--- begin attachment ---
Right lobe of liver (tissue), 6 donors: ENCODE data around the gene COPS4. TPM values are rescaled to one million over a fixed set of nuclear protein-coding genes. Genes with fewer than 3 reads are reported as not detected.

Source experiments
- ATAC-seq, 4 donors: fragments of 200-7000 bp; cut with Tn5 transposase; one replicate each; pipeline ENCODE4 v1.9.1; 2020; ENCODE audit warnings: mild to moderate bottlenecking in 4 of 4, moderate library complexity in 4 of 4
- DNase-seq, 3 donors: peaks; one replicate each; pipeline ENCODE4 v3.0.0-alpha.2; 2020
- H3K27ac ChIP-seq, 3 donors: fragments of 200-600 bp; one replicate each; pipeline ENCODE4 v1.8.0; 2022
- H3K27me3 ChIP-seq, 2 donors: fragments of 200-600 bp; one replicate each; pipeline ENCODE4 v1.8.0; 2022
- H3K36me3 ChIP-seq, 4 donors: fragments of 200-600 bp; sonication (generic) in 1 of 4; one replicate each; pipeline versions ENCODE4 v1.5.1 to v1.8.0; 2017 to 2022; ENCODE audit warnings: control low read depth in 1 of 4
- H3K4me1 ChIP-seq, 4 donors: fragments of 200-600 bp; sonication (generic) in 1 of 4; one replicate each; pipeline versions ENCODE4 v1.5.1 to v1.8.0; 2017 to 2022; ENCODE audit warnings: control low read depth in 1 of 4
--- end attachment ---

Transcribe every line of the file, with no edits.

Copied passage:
Right lobe of liver (tissue), 6 donors: ENCODE data around the gene COPS4. TPM values are rescaled to one million over a fixed set of nuclear protein-coding genes. Genes with fewer than 3 reads are reported as not detected.

Source experiments
- ATAC-seq, 4 donors: fragments of 200-7000 bp; cut with Tn5 transposase; one replicate each; pipeline ENCODE4 v1.9.1; 2020; ENCODE audit warnings: mild to moderate bottlenecking in 4 of 4, moderate library complexity in 4 of 4
- DNase-seq, 3 donors: peaks; one replicate each; pipeline ENCODE4 v3.0.0-alpha.2; 2020
- H3K27ac ChIP-seq, 3 donors: fragments of 200-600 bp; one replicate each; pipeline ENCODE4 v1.8.0; 2022
- H3K27me3 ChIP-seq, 2 donors: fragments of 200-600 bp; one replicate each; pipeline ENCODE4 v1.8.0; 2022
- H3K36me3 ChIP-seq, 4 donors: fragments of 200-600 bp; sonication (generic) in 1 of 4; one replicate each; pipeline versions ENCODE4 v1.5.1 to v1.8.0; 2017 to 2022; ENCODE audit warnings: control low read depth in 1 of 4
- H3K4me1 ChIP-seq, 4 donors: fragments of 200-600 bp; sonication (generic) in 1 of 4; one replicate each; pipeline versions ENCODE4 v1.5.1 to v1.8.0; 2017 to 2022; ENCODE audit warnings: control low read depth in 1 of 4